- Generalization from episodic memories across time: a route for semantic knowledge acquisition
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- Faculty of Social and Behavioural Sciences (FMG)
- Psychology Research Institute (PsyRes)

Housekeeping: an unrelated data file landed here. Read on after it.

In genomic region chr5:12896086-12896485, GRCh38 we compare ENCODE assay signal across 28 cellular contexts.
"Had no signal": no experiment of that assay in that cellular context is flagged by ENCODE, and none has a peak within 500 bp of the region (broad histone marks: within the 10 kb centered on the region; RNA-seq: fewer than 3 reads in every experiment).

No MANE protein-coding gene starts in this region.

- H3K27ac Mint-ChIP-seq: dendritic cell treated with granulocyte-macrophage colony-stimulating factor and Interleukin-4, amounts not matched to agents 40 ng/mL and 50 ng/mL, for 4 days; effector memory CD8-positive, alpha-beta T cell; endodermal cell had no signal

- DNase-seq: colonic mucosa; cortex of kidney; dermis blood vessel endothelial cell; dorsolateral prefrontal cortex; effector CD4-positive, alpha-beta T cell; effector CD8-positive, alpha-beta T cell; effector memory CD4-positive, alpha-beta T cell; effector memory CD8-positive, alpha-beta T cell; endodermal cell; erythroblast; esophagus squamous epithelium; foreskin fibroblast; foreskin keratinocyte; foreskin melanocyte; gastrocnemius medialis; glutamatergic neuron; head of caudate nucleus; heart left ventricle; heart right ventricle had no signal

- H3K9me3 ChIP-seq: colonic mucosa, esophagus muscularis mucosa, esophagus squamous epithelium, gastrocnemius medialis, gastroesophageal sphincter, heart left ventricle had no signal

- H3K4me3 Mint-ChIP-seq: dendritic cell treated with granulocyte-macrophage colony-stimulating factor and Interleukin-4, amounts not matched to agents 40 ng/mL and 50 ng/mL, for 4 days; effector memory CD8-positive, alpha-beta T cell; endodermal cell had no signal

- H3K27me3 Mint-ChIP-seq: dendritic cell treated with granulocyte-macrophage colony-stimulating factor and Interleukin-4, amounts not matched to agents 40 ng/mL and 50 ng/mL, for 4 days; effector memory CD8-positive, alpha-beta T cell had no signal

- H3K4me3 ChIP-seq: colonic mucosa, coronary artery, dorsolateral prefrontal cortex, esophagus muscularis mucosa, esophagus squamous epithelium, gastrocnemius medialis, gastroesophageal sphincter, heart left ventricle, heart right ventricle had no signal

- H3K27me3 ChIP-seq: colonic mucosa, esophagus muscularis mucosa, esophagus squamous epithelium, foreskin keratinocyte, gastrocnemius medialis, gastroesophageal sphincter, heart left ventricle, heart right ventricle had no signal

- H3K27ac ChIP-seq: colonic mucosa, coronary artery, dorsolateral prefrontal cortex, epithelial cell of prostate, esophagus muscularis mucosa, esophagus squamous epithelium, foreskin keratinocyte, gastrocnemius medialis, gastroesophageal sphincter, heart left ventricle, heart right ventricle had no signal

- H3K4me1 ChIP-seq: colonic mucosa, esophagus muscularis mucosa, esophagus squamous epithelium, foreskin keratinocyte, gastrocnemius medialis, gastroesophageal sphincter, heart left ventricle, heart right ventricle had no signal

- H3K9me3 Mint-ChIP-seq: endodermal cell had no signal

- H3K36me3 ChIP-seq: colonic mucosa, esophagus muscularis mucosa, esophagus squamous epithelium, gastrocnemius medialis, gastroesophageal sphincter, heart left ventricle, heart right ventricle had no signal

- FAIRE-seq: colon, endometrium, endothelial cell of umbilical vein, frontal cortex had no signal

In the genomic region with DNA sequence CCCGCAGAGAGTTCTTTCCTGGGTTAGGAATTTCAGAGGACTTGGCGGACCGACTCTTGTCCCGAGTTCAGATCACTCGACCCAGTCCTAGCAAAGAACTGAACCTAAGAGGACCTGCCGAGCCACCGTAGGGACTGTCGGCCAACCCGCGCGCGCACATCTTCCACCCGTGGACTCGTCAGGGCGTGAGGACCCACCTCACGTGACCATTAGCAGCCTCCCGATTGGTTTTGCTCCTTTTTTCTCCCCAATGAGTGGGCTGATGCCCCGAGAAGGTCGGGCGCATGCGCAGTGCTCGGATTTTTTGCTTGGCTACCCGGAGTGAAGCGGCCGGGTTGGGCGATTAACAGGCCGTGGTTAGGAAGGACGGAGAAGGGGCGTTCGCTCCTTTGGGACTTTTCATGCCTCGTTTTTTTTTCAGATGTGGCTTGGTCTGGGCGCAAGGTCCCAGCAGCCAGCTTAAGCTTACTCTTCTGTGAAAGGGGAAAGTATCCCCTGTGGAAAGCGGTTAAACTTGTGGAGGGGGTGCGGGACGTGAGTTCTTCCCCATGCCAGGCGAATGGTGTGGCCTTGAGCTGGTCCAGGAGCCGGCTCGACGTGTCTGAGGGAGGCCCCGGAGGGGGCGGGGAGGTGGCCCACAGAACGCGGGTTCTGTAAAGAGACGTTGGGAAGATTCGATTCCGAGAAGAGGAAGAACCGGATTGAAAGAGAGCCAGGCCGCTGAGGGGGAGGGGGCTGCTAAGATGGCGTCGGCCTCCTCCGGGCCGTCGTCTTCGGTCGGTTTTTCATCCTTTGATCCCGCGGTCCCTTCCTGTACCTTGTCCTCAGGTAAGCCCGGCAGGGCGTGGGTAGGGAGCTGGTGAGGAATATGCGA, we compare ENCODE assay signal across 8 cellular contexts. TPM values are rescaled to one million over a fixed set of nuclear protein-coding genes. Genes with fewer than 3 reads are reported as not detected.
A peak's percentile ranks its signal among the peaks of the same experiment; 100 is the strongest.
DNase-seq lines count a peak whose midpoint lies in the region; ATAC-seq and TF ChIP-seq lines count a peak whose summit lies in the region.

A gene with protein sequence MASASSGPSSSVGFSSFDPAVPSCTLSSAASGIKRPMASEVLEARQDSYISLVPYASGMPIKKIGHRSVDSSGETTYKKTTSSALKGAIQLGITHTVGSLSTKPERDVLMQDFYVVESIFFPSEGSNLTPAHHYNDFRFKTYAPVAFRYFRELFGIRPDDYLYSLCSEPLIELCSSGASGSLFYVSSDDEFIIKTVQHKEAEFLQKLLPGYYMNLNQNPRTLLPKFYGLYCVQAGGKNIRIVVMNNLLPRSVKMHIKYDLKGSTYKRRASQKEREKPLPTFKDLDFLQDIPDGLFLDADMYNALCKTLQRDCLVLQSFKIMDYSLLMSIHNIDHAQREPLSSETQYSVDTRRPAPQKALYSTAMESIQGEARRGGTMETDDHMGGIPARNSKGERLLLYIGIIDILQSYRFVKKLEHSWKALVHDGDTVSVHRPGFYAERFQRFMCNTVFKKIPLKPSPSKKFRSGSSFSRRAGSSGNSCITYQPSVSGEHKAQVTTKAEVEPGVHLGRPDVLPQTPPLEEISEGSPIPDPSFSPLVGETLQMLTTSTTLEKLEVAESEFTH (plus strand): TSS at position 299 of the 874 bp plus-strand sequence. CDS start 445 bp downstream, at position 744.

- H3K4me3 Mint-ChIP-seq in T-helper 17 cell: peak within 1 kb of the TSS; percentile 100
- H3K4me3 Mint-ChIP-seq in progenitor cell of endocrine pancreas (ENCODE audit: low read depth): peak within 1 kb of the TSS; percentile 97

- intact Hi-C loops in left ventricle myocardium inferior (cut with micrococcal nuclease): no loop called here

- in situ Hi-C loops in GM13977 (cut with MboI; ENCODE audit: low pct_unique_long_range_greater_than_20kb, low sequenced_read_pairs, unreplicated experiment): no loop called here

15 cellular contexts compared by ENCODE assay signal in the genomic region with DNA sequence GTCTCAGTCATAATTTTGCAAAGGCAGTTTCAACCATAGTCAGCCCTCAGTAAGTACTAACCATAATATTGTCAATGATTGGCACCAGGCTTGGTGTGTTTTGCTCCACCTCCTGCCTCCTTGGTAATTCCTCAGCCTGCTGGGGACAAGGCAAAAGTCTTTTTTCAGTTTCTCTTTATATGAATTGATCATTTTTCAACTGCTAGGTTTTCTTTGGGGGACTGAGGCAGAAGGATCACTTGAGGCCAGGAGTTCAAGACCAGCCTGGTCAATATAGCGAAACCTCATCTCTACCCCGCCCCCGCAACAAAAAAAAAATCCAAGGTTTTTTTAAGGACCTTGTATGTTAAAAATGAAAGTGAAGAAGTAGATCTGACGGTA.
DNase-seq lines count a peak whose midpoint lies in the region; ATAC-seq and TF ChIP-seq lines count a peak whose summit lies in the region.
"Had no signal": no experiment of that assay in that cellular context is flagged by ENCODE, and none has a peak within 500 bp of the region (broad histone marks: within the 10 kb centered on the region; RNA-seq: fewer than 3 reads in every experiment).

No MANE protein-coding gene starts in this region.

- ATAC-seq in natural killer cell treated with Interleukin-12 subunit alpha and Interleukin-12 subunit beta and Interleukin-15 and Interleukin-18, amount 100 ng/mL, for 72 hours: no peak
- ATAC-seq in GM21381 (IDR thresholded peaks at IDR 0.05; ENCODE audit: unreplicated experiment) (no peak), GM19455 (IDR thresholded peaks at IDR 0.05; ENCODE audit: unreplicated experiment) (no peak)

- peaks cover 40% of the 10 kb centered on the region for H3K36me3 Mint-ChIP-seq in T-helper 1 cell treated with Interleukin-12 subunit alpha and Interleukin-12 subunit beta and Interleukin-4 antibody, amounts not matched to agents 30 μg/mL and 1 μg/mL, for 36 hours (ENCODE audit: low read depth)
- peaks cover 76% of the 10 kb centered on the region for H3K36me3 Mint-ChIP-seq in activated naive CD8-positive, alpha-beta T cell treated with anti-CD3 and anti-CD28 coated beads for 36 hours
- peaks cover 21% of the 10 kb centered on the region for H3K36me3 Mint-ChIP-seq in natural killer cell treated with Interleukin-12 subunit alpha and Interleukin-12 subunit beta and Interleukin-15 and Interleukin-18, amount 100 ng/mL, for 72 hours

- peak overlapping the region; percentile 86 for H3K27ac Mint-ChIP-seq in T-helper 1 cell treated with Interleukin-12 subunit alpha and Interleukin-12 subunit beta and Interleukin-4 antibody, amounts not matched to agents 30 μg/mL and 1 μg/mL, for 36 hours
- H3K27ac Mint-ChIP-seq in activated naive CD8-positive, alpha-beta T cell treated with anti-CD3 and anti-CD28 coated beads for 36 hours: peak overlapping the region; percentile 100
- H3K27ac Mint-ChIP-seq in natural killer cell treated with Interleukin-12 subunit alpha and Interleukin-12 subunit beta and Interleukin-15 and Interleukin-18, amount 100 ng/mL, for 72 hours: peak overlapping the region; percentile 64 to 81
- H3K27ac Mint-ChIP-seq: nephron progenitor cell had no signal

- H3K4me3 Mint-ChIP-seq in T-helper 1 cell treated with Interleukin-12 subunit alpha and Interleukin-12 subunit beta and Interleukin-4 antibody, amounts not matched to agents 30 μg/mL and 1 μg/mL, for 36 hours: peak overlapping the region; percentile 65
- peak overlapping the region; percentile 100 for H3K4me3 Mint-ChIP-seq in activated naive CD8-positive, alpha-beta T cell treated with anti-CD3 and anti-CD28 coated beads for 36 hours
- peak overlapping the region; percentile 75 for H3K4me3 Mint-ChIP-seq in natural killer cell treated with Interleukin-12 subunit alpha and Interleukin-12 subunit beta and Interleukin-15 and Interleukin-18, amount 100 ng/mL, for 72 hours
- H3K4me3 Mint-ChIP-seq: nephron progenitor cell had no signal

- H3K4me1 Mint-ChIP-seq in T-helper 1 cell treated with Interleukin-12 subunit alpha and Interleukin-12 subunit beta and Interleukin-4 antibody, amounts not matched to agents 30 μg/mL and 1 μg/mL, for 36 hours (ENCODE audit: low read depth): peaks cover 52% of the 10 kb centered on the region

The storage of input regularities, at all levels of processing complexity, is a fundamental property of the nervous system. At high levels of complexity, this may involve the extraction of associative regularities between higher order entities such as objects, concepts and environments across events that are separated in space and time. We propose that such a mechanism provides an important route towards the formation of higher order semantic knowledge. The present study assessed whether subjects were able to extract complex regularities from multiple associative memories and whether they could generalize this regularity knowledge to new items. We used a memory task in which subjects were required to learn face-location associations, but in which certain facial features were predictive of locations. We assessed generalization, as well as memory for arbitrary stimulus components, over a 4-h post-encoding consolidation period containing wakefulness or sleep. We also assessed the stability of regularity knowledge across a period of several weeks thereafter. We found that subjects were able to detect the regularity structure and use it in a generalization task. Interestingly, the performance on this task increased across the 4hr post-learning period. However, no differential effects of cerebral sleep and wake states during this interval were observed. Furthermore, it was found that regularity extraction hampered the storage of arbitrary facial features, resulting in an impoverished memory trace. Finally, across a period of several weeks, memory for the regularity structure appeared very robust whereas memory for arbitrary associations showed steep forgetting. The current findings improve our understanding of how regularities across memories impact memory (trans)formation.
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